Sera: But why should it be up to everyone else BESIDES Mr Sandlin to raise money for a better enclosure? He took on this responsibility when he decided he had to have tigers as an “Attraction”. Besides that, where is ANY form of enrichment–it doesn’t take much someitmes! So he needs to be prepared to do it right–which he is NOT! – Posted on May 25, 2010 at 2:07 PM

Loulou: Someone once told me; if you don’t support it they could not keep it. Tony is most likely the truck stops money maker because people know there is a live tiger at the “Tiger Truck Stop”. It is the tourist that stop off the interstate wanting to see the Tiger that keeps the exhibit going. If people stopped going they could not afford to keep up the cost of $2,000 a month cost to keep Tony in this hot box he lives in. Summer is only beginning, the tempature in my car today said 103 degrees. It has to get outrageously hot in the mid-summer. I know they say he doesnt have a pool but, does he have anything to keep him cool? True Tony was raised there and he knows of nothing better. I think if they want to keep him they should find a way to raise the money to give Tony a bigger and better place to live with lots of shade, grass and a pool of some sort and away from the noise and fumes from the trucks. Let the tourist that enjoy the attraction drop money in a box for a “Save the Tiger Fund”. Well then I guess you would have to make sure it went to Tony and no one else. – Posted on May 25, 2010 at 2:41 PM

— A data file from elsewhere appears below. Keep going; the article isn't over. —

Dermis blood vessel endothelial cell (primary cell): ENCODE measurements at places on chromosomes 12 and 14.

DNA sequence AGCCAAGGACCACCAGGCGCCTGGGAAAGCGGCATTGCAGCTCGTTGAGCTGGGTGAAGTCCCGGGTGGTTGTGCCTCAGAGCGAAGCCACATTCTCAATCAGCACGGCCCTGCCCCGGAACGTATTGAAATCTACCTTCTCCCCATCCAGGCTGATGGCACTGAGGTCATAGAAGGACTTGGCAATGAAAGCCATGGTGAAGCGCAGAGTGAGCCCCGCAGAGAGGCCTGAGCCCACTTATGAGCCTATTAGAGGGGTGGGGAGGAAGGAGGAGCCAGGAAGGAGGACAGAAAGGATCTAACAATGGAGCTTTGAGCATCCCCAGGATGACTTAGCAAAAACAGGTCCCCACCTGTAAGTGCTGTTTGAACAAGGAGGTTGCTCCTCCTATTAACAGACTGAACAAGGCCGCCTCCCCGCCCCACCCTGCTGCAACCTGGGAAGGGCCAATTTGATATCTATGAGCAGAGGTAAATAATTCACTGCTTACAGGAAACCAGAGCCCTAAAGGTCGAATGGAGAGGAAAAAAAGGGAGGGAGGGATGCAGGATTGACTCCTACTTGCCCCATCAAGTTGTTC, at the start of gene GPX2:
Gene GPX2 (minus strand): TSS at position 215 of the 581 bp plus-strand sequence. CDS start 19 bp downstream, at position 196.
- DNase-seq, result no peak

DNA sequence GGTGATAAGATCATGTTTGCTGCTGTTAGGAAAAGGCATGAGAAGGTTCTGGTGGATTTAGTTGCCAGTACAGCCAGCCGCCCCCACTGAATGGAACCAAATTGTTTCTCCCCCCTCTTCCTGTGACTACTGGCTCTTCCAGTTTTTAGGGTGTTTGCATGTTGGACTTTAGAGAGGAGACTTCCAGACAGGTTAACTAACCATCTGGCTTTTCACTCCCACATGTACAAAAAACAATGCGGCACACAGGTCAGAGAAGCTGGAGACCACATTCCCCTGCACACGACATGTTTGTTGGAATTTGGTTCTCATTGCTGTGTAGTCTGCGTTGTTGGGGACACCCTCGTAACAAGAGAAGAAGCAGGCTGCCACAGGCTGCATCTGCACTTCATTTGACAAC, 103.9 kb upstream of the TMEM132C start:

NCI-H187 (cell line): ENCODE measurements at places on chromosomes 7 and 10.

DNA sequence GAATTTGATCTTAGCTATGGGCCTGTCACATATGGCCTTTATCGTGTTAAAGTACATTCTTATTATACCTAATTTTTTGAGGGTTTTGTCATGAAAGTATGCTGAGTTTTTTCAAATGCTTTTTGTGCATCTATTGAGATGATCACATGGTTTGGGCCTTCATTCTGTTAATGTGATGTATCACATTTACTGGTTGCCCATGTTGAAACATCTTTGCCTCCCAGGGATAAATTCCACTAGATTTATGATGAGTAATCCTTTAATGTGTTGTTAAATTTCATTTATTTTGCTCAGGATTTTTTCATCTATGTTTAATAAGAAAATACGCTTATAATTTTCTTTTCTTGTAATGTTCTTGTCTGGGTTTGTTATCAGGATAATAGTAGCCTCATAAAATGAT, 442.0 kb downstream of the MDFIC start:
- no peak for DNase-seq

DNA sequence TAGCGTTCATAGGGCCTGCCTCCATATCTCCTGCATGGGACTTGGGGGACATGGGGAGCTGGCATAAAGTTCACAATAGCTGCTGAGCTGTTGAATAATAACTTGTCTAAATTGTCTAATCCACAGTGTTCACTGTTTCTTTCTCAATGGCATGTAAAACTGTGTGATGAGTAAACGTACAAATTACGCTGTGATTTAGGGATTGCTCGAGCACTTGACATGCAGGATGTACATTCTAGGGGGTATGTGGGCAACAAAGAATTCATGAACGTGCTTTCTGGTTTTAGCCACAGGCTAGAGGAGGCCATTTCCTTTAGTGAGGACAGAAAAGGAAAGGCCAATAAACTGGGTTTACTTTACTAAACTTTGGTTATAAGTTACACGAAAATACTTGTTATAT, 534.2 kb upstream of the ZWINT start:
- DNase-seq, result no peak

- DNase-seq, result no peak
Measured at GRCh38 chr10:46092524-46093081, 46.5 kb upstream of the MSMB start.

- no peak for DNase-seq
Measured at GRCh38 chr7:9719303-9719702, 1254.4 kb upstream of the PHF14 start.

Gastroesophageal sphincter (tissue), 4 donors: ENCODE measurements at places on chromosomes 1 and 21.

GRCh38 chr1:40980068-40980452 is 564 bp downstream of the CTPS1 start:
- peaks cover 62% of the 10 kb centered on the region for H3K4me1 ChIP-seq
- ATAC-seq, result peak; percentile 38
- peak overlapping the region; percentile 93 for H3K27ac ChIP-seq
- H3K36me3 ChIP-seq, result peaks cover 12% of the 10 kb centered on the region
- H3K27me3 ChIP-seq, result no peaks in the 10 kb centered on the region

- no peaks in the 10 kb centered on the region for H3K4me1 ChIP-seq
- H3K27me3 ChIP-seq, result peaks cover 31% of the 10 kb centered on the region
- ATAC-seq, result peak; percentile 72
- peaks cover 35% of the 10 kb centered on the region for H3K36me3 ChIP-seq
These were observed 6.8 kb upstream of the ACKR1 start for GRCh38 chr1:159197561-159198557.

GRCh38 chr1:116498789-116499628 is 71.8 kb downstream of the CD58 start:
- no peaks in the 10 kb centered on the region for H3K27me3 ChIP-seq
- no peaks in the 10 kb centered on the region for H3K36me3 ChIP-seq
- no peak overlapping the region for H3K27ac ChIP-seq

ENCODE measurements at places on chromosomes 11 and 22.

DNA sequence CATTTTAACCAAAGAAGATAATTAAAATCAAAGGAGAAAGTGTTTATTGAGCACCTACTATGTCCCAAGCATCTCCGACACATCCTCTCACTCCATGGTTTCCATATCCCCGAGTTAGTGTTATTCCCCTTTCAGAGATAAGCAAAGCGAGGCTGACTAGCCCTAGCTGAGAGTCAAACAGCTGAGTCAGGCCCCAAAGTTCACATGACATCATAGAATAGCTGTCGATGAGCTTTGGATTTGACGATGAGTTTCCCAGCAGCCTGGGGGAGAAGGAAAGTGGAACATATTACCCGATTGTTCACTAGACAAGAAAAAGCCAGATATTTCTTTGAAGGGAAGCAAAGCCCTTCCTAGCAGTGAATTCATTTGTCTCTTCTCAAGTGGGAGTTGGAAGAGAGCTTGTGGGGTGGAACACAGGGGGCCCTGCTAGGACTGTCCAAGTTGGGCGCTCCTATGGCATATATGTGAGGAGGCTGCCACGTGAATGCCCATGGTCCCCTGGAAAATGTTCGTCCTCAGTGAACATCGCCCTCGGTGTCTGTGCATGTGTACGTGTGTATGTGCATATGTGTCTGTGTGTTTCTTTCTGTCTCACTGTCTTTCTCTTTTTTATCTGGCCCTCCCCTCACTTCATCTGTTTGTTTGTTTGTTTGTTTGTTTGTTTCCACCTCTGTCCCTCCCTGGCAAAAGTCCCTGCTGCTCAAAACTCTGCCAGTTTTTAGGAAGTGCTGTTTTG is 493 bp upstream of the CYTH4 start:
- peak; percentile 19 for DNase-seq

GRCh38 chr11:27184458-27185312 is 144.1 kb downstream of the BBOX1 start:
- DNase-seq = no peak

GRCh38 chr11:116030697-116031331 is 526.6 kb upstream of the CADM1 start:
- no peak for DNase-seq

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Anthony Marr, Founder and President
Heal Our Planet Earth (HOPE)
Global Anti-Hunting Coalition (GAHC)
Anthony-Marr@HOPE-CARE.org
http://www.HOPE-CARE.org
http://www.MySpace.com/AnthonyMarr
http://www.YouTube.com/AnthonyMarr
http://www.myspace.com/Anti-Hunting_Coalition
http://www.facebook.com/Anthony.Marr.001
http://www.facebook.com/Global_Anti-Hunting_Coalition
http://www.HomoSapiensSaveYourEarth.blogspot.com
http://www.facebook.com (search for “Anthony Marr Heal Our Planet Earth”)
http://www.ARConference.org

Bow-hunters’ revealing self-damning confessions


Thanks are due to Lane Ferrante for discovering this gold mine of a link.

Why a gold mine? Because the bow-hunters always try to justify their evil pleasure by arguing that they always recover their quarries and the deer never die a lingering death. And here is this site-forum in which they openly confess to the contrary. See for yourselves.

http://www.rubsnscrapes.com/Articles/deer_shot_placement_anatomy.php

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Charlie – October 03, 2008
thanks for the picks these should help me take a better, more ethical shot in the feild. I am going bow hunting for my first time this year and i am stolked.

wrinklebrow1 – October 21, 2008
this saturday is my daughters first deer hunt these photos and graph are exactly what she needs to see. Its far better than me showing her a picture of a deer and trying to explain the way it is inside.THANKS.

Terese – November 10, 2008
Is it possible to have a lung shot, high in the lung area just behind the shoulder, and track 200 yards only to find no deer? Do you think it would have died in the vicinity and we overlooked it. When air bubbles are evident in the blood, with large amounts of blood, is it possible that the deer will live?